Bering Land Bridge was only passable during 2 brief windows, study finds

The icy landscape in Chukotka, Russia. We see ice-covered water with a mountain range in the back at sunset.
The icy landscape of Chukotka, Russia. During the last ice age, the Bering Land Bridge between Asia and North America emerged, allowing humans to cross over. (Image credit: avstraliavasin via Getty Images)

During the last ice age, the coastal route from Asia to North America was so treacherous, humans likely crossed over only during two time windows, when environmental factors were more favorable for the long and dangerous journey, a new study finds.

The first window lasted from 24,500 to 22,000 years ago, and the other spanned from 16,400 to 14,800 years ago, according to the study, published Feb. 6 in the journal Proceedings of the National Academy of Sciences.

During these periods, winter sea ice cover and sea ice-free summers would have likely given these travelers access to a diverse marine buffet, as well as ways to safely travel along the North Pacific coast, the researchers said.

There are two main scenarios explaining how people may have first migrated to the New World. The older idea suggested that people made this journey on land when Beringia — the land bridge that once connected Asia with North America — was relatively ice-free. However, a growing body of evidence suggests that travelers used watercraft along the Pacific coasts of Asia, Beringia and North America before 15,000 years ago, when giant ice sheets would have made an overland journey extraordinarily difficult.

To see how viable the coastal route may have been for migration at different times, scientists analyzed how changes in climate over the past 45,000 years might have influenced sea ice, glacier extent, ocean current strength, and food supplies on land and sea.

Related: These first Americans vanished without a trace — but hints of them linger

The researchers developed climate models based on new data on sea ice variations and previously collected sediment samples from the Gulf of Alaska holding details about sea ice, sea surface temperatures, salinity and debris carried on ice. Their models revealed the two time windows — the first 2,500-year-long window and the second 1,600-year-long span — for year-round coastal migration, which would have enabled a favorable coastal route when the inland route was blocked. 

During those two windows, summer kelp forests would have helped keep travelers fed. Sea ice during the winter during those periods also may have supported migration; when stuck on the shoreline, sea ice can be relatively flat and stable, so ancient hunters could have walked on it and captured seals, whales and other prey to survive those winters, the researchers noted.

"Rather than being an obstacle, we suggest that sea ice may have partly facilitated movement and subsistence in this region," study first author Summer Praetorius, a paleoceanographer at the U.S. Geological Survey, in Menlo Park, California, told Live Science.

Other times during the past 45,000 years were likely less friendly to coastal migration. For instance, a giant pulse of meltwater drained into the Pacific between about 18,500 and 16,000 years ago; this huge pulse came from the edges of the giant ice sheet that once covered most of northeastern North America, and would have more than doubled the average strength of the northward ocean currents along Alaska. This, in turn, would have made boat travel heading south along the Pacific coast more difficult. The melting glaciers at this time also would have led giant icebergs to regularly calve into the ocean, posing a major hazard to coastal migration.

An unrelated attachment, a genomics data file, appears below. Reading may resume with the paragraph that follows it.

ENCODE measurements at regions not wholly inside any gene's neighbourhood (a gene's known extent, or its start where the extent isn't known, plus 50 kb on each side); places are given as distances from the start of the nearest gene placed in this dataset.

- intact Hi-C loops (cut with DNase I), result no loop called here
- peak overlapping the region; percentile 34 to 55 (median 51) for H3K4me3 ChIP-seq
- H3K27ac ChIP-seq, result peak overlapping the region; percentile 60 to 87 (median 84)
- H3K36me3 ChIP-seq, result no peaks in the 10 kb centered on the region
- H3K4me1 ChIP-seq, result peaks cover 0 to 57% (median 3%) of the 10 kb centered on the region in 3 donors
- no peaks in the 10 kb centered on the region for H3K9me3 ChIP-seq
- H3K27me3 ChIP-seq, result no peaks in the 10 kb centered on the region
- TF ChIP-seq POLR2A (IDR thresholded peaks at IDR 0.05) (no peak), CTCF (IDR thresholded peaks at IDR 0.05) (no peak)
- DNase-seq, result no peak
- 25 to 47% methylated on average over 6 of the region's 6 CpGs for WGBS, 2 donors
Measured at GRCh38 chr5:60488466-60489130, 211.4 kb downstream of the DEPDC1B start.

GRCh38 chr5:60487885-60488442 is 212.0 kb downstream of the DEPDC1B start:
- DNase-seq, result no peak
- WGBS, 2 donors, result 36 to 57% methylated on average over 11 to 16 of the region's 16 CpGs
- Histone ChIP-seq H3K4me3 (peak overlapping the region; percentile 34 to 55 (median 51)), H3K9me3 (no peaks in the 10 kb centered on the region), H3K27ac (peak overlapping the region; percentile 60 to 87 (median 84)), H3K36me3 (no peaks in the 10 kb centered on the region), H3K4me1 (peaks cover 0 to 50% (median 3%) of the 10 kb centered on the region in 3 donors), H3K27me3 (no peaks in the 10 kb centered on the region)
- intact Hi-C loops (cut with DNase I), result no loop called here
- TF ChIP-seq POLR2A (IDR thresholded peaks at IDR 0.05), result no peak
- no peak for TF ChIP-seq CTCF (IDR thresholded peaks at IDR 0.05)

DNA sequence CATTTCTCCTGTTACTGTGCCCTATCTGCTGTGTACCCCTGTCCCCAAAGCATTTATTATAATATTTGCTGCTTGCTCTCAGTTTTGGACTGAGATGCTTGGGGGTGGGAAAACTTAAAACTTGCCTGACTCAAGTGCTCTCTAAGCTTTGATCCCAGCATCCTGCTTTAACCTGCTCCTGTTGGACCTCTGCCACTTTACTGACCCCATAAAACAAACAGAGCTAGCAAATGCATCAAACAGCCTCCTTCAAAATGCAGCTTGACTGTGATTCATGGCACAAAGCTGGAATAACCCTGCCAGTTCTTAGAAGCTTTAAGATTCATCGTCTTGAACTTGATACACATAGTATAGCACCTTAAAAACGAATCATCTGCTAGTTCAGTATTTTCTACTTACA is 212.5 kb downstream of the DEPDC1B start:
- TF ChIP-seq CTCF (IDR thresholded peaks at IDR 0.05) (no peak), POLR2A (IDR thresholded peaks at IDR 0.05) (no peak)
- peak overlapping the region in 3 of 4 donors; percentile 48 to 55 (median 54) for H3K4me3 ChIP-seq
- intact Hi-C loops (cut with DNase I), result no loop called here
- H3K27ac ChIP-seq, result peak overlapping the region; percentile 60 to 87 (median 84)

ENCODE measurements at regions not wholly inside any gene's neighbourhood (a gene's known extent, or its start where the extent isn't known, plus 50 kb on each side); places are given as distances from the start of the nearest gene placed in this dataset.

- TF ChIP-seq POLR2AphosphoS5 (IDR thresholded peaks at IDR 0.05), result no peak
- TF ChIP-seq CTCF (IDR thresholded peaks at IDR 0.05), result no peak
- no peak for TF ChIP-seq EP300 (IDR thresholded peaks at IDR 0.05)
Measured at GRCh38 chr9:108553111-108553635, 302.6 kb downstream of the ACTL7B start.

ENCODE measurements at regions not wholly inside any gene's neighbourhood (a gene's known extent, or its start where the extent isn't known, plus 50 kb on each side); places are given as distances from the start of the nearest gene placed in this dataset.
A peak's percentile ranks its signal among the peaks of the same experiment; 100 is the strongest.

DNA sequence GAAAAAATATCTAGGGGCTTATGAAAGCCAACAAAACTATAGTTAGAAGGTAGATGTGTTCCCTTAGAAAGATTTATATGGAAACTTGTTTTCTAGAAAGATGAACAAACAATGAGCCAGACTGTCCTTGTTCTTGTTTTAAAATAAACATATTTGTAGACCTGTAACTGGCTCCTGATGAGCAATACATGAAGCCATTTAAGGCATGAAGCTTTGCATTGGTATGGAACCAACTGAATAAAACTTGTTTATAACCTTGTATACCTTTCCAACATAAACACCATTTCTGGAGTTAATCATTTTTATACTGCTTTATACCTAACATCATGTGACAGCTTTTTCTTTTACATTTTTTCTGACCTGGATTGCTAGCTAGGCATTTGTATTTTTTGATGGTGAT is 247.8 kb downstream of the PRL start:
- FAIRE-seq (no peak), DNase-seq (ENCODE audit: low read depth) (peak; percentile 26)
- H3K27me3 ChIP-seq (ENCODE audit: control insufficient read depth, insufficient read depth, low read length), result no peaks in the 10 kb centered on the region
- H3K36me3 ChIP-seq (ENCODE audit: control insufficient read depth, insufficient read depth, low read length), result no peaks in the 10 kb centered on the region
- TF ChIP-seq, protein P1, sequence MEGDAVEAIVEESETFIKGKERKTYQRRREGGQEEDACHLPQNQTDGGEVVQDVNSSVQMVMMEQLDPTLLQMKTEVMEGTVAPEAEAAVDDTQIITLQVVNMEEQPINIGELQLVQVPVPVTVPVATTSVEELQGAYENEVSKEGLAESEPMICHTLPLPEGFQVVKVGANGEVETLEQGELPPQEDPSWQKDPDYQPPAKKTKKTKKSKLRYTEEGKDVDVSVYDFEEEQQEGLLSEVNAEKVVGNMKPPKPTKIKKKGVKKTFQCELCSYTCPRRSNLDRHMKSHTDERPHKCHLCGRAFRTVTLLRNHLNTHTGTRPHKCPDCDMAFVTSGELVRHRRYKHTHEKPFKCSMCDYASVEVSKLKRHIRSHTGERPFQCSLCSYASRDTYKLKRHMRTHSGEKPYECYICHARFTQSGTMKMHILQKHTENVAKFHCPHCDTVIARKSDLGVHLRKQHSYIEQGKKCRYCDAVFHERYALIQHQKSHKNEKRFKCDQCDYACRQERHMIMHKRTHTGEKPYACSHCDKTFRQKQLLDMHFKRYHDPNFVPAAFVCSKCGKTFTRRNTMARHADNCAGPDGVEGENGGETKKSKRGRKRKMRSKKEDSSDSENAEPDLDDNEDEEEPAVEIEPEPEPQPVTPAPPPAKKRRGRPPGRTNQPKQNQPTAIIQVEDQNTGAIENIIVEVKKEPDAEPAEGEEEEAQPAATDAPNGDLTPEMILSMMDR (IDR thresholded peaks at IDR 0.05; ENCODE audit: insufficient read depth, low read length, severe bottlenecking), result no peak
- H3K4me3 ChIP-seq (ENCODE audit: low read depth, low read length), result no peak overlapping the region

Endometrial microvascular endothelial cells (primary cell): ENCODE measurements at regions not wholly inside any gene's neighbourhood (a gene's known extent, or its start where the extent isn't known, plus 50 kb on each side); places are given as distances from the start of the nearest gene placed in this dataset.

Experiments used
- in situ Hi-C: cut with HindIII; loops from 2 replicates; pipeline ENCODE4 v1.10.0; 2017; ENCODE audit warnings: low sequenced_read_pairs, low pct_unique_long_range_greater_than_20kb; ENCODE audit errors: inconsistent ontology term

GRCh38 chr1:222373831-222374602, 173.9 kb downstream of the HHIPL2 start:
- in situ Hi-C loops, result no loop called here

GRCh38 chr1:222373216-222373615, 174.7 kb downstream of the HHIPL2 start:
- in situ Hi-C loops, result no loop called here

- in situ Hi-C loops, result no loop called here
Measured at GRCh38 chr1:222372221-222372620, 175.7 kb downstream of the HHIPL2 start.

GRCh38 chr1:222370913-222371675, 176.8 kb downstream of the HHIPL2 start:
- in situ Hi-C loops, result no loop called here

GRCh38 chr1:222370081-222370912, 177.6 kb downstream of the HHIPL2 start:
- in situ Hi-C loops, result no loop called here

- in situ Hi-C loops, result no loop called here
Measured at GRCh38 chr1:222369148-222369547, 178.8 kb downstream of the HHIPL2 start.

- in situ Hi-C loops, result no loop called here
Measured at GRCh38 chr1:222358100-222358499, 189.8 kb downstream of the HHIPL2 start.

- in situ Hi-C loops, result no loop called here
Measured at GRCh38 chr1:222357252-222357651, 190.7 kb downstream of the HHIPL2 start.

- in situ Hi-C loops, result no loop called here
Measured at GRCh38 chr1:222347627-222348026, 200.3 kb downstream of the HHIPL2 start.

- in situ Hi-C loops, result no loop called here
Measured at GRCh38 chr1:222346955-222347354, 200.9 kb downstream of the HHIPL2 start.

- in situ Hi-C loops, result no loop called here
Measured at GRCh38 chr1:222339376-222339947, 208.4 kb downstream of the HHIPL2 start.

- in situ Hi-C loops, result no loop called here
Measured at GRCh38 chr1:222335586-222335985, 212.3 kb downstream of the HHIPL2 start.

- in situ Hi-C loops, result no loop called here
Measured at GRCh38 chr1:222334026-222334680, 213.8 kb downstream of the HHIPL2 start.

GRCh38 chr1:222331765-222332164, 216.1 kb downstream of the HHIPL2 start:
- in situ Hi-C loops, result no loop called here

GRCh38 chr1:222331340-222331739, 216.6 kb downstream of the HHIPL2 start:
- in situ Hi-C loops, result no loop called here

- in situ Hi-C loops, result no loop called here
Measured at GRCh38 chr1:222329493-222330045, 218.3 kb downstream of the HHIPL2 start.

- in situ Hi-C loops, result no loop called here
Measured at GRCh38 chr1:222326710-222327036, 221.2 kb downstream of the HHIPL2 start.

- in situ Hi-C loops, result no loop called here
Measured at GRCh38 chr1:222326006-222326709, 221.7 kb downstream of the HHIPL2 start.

"At present we know more about the ice-free corridor — the timing of its opening and the timing of when it became viable for human migration," Michael Waters, an archaeologist at Texas A&M University who did not take part in this research, told Live Science. "This paper is a good step in doing the same for the coastal migration route." 

In the future, the researchers would like to "look into how marine ecosystems were changing in response to past climate variations to better understand what resources were available to coastal people at different times," Praetorius said. She also wants to learn more about any brief warming spells a few centuries to millennia long that happened around Beringia, to see if they were linked to specific periods of migration.

"It is becoming clear that people entered the Americas by traversing the coast," Waters said. "They took the coastal migration hypothesis to the next level. Well done."

Charles Q. Choi
Live Science Contributor
Charles Q. Choi is a contributing writer for Live Science and He covers all things human origins and astronomy as well as physics, animals and general science topics. Charles has a Master of Arts degree from the University of Missouri-Columbia, School of Journalism and a Bachelor of Arts degree from the University of South Florida. Charles has visited every continent on Earth, drinking rancid yak butter tea in Lhasa, snorkeling with sea lions in the Galapagos and even climbing an iceberg in Antarctica.